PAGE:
"Higher education has failed democracy and impoverished the souls of today's students," declared Allan Bloom in "The Closing of the American Mind," a book that chastised a generation of academics and students with its biting, furious analysis about the decline of American liberal education. Twenty years ago, at the time of the book's publication, things looked bleak for those who shared Bloom's qualms about the effects of relativism on the academy.
Recently, Bloom's heirs have been hammering on the closed door, trying to reopen the American mind a bit. Their latest door-opening move has been an effort to create scholarly centers on campuses around the country: These centers would be devoted to the great books of Western civilization and the study of the American Founding, and they would be conducted in a rigorous, pre-1960s classroom style. Is there a chance of success?
The prototype of the idea–the Founding center, as it were–is the James Madison Program in American Ideals and Institutions, begun in the summer of 2000 by Prof. Robert P. George. The program has featured a traditional curriculum devoted, as advertised, to "American ideals and institutions," and it has attracted an array of visiting scholars, many of whom have gone elsewhere to try to seed similar institutions.
Importantly, the James Madison Program raises its own money, serving Princeton students and operating under the approval of the Princeton administration but, in certain ways, structuring its courses and hiring its faculty independent of the usual campus bureaucracy. Even Mr. George has copped to "a certain frisson one experiences with being a heretic" on a predominantly liberal campus, but he and his followers don't sound like right-wing culture warriors. Mr. George is famous for his civil tone and Socratic style, his commitment to taking ideas seriously and his relentless engagement with an older, nearly lost educational philosophy.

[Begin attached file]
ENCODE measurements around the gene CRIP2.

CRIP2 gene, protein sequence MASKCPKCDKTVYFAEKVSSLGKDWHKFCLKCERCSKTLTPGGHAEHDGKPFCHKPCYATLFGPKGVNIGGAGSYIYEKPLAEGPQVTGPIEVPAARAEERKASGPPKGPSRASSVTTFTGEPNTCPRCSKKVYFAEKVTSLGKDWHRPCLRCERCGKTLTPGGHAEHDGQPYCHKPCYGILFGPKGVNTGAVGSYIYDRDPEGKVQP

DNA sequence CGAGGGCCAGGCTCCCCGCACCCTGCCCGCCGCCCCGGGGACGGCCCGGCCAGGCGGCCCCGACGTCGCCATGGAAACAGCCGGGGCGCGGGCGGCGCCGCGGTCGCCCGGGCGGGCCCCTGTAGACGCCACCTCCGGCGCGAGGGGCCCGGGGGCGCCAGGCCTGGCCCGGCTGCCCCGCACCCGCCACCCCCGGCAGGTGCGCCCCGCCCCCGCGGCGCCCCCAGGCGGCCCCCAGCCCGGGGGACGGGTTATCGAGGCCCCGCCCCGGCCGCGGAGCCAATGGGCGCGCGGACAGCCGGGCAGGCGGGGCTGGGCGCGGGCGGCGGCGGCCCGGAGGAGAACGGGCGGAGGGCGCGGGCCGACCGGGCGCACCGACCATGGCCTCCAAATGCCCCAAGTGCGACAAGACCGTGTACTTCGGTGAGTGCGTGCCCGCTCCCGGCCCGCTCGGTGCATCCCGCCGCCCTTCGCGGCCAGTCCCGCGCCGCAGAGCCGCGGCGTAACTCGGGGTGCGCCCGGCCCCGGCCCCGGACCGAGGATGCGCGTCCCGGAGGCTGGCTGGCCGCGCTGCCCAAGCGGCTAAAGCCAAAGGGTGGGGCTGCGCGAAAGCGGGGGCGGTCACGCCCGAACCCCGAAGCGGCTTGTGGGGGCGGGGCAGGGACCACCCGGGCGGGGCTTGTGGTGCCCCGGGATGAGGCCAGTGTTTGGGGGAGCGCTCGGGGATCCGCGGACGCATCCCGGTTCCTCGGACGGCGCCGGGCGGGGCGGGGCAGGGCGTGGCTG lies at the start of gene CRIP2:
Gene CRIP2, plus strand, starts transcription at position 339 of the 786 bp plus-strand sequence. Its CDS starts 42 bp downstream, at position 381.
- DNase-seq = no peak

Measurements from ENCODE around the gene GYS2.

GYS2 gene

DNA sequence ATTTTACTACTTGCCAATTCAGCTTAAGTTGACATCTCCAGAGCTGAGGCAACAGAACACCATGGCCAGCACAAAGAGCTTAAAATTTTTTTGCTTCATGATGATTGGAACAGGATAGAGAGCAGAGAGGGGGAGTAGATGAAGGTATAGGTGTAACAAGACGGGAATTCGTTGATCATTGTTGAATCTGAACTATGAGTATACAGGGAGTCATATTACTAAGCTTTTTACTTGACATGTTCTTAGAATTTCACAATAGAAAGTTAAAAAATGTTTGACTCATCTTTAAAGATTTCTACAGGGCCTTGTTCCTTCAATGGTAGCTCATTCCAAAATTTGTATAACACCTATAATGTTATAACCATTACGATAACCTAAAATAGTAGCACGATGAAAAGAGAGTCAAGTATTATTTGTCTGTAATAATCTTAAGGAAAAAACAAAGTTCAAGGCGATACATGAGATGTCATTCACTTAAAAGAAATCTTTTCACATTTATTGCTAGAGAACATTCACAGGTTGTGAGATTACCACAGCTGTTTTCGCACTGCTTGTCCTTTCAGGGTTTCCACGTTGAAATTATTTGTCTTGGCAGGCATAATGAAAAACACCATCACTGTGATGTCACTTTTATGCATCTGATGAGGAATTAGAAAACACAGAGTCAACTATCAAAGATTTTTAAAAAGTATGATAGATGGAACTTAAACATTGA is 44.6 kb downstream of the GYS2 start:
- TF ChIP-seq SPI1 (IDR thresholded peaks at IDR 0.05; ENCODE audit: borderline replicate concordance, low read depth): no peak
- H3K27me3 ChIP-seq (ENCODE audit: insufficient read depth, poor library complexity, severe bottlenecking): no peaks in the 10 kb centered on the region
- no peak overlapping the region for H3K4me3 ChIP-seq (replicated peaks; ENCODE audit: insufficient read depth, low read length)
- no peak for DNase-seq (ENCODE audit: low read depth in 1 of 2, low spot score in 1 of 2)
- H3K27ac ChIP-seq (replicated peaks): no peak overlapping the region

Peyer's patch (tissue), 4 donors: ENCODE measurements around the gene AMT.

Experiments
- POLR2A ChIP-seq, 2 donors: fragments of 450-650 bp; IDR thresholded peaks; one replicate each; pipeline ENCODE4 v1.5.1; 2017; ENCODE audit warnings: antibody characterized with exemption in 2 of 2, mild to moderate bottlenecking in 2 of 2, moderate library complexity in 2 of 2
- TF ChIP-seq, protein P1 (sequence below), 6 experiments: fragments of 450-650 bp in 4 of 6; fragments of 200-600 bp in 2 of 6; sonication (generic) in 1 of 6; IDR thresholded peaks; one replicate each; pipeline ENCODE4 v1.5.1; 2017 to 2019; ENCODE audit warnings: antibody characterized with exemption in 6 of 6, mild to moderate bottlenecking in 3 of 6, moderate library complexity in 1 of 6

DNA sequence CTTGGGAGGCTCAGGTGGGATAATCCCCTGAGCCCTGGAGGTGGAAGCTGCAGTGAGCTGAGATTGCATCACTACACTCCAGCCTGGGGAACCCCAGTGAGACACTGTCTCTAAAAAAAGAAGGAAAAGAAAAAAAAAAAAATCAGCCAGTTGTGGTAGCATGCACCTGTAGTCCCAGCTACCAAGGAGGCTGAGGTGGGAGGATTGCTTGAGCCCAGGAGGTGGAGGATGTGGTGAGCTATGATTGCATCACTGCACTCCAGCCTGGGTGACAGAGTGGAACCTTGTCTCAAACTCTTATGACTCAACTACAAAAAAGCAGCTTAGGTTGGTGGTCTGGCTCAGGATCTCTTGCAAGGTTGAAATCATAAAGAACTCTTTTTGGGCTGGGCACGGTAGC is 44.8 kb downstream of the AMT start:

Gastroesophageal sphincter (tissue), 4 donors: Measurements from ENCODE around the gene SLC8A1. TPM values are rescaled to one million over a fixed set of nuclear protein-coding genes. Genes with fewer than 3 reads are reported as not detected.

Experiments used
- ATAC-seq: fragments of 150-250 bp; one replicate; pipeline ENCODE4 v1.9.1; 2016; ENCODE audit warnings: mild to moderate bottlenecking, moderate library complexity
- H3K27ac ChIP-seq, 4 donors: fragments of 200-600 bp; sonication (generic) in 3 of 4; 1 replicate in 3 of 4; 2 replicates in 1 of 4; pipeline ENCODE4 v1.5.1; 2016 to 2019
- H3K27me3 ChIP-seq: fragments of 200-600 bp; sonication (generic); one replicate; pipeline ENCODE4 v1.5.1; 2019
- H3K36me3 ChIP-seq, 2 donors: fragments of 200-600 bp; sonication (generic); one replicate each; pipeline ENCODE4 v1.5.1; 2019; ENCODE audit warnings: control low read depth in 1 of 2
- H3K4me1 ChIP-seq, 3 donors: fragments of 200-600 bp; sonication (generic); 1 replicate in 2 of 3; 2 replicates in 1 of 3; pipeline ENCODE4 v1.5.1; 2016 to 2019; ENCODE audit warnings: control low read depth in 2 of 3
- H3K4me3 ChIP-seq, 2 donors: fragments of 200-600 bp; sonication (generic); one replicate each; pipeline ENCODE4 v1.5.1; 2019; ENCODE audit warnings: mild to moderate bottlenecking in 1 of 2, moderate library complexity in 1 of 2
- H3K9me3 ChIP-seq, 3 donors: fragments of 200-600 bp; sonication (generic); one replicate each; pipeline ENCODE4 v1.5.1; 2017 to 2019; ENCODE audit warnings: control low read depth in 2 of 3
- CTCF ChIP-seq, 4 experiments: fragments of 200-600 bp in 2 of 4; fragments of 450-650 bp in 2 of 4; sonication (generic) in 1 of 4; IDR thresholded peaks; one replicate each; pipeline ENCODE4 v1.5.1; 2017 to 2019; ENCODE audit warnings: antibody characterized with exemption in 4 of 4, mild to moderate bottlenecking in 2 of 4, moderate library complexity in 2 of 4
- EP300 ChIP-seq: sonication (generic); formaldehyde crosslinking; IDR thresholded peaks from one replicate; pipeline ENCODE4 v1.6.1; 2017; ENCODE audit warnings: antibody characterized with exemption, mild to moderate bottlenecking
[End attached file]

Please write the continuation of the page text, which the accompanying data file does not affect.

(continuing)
But one center cannot, by itself, open up America's narrow university culture. "If the light of veritas was going out when Bloom was writing," asks David DesRosiers of the Manhattan Institute, alluding to Yale's famous motto, "where are we now?" The answer seems to be that things are better, but only marginally so. To follow up on the Princeton model--to share the veritas--the Manhattan Institute has recently inaugurated the Veritas Fund, offering support to academics of a Bloomian bent. "To the degree that we find people that are interested in these subjects, in the name of intellectual pluralism we need to support them," says Mr. DesRosiers, the fund's executive director.
Patrick Deneen, who heads the newly formed Tocqueville Forum at Georgetown University, attracted the attention of the Veritas Fund right away. He wants to return to "an emphasis on classic texts, and particularly the way in which the American tradition draws on classical Western tradition and biblical tradition." The Tocqueville Forum has adopted Georgetown's emblem as its own--an eagle clutching a globe, the calipers of rationalism in one claw, a Christian cross in the other. In October, Mr. Deneen hosted a conference on American civic education. Justice Antonin Scalia was the keynote speaker, and much of the conservative professorial elite was in attendance.
Mr. Deneen, who taught at Princeton from 1997 to 2005, notes that, "for many people, there was a sense that universities had largely been lost to the forces of political correctness, softheaded multiculturalism." The Madison Program, he says, "energized many people throughout the academy." It provided "a legitimate intellectual and academic space where the kind of questions that lie at the heart of a classic education could be discussed." The Tocqueville Forum is trying to open up a similar space on Georgetown's campus.